The extent of how far the use of wireless technology at airports can go is seen in the example of runway lighting systems, used to ease aircraft movements. With traffic of, for example, ten million flights in the US alone every year, a reliable system is probably the most important factor for the safe and controlled aircraft handling at active runway intersections.
Usually, the lightning infrastructure on the airfield, which includes the runway and taxiway edge lights, threshold lighting, airfield guidance signs and the apron areas where aircrafts are loaded and refuelled, is managed and communicated over fibre optic cables. The cables run all around the airport and are therefore in danger to be damaged during works. The control system could be knocked offline ? with fatal results for the traffic on the runways.
Several airport IT providers have started to consider the advantages of those wireless networks as a back-up to fibre lines. One driving factor is the reduced installation and maintenance costs of wireless applications.
The underlying idea is that if a fibre system goes down, the communications and operations of the lightning system would continue flawlessly on a wireless radio network.
Today, most airports have switched to a radio network as the primary line of communication for lighting systems, triggered by economic and structural advantages compared to fibre.
Case study: Düsseldorf International Airport
One of the airports realising the benefits of wireless applications is Düsseldorf International Airport, Germany's third largest airport after those of Frankfurt and Munich. With an average of 600 aircraft movements a day and 19 million passengers in 2010, every single step in the airport communication is heavily dependant on reliable technologies and systems.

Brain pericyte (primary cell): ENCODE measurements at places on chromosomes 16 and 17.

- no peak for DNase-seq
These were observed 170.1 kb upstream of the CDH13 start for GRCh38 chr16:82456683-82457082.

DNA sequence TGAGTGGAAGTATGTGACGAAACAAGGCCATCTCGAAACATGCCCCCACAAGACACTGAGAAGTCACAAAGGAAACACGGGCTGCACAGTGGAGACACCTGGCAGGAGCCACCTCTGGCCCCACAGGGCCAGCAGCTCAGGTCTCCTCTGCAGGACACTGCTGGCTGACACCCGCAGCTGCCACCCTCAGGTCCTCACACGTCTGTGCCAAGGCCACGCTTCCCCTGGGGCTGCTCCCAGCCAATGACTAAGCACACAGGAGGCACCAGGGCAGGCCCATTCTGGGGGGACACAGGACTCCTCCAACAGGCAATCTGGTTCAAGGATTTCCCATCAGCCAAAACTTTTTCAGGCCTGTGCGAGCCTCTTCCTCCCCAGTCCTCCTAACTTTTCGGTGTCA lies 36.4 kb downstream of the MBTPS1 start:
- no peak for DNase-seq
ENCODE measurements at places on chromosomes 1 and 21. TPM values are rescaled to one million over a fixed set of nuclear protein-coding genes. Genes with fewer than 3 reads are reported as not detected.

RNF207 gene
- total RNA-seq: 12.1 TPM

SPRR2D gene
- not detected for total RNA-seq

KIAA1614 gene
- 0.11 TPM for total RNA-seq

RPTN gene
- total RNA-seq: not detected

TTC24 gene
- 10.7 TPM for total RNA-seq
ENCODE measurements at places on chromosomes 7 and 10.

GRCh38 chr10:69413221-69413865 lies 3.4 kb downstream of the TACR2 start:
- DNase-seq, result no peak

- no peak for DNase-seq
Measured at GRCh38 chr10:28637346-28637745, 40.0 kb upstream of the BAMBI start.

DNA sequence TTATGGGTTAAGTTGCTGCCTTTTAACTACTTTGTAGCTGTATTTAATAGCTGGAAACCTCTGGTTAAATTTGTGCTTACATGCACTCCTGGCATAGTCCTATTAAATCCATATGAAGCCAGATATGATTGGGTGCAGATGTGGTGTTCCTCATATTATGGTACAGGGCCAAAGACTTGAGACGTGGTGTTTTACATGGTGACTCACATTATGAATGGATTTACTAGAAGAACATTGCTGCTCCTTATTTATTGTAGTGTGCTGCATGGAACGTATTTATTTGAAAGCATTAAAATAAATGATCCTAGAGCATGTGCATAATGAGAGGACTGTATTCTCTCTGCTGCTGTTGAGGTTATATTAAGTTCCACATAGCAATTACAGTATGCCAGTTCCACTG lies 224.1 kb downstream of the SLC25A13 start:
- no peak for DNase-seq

In 2008, its management decided to replace the airport's wired system with wireless communication applications, to meet the increasingly high demand of operational processes. SITA, which provided its professional mobile radio solution, met the special requirements of the airport with the installation of a digital radio platform and a digital radio system.
Since then all users, including all ground operations staff and airlines, have drawn on a single radio platform for every possible communication process ? and according to the airport, it has brought about a major improvement in operational efficiency.
The applied system includes a flight-oriented dialling application to enable immediate communication among every person involved in aircraft turnarounds at the gate.
Another part of the system is the security guard control. All guards use a portable device to swipe a radio-frequency identification tag at pre-defined control points on their patrol routes. This ensures that security personnel follow their routes and alerts supervisors of any problems or deviations.
The third feature of the solution is the passenger emergency call, which provides calls from the Sky Train, a monorail connection that operates between the terminals of Düsseldorf International and the nearby railway station. According to SITA, this ensures reliable communication and fire alarm signals from the train in the event of an emergency.
Speaking at the launch of the system at Düsseldorf International, Boris Padovan, SITA's regional vice-president of sales and relationship management for East and Central Europe, said: "We believe that these types of new mobile and wireless technologies will fundamentally change the way airports operate in the future, by creating innovative, cost-effective services for airports, airlines and passengers alike."
The future has already started: in recent years, many airports have moved towards wireless applications to replace aging infrastructure and out-of-date communication systems. Increased security, increased competence when handling mission-critical communications, airport-wide coverage, integrated voice and data opportunities, and cost-effectiveness have made the change easy.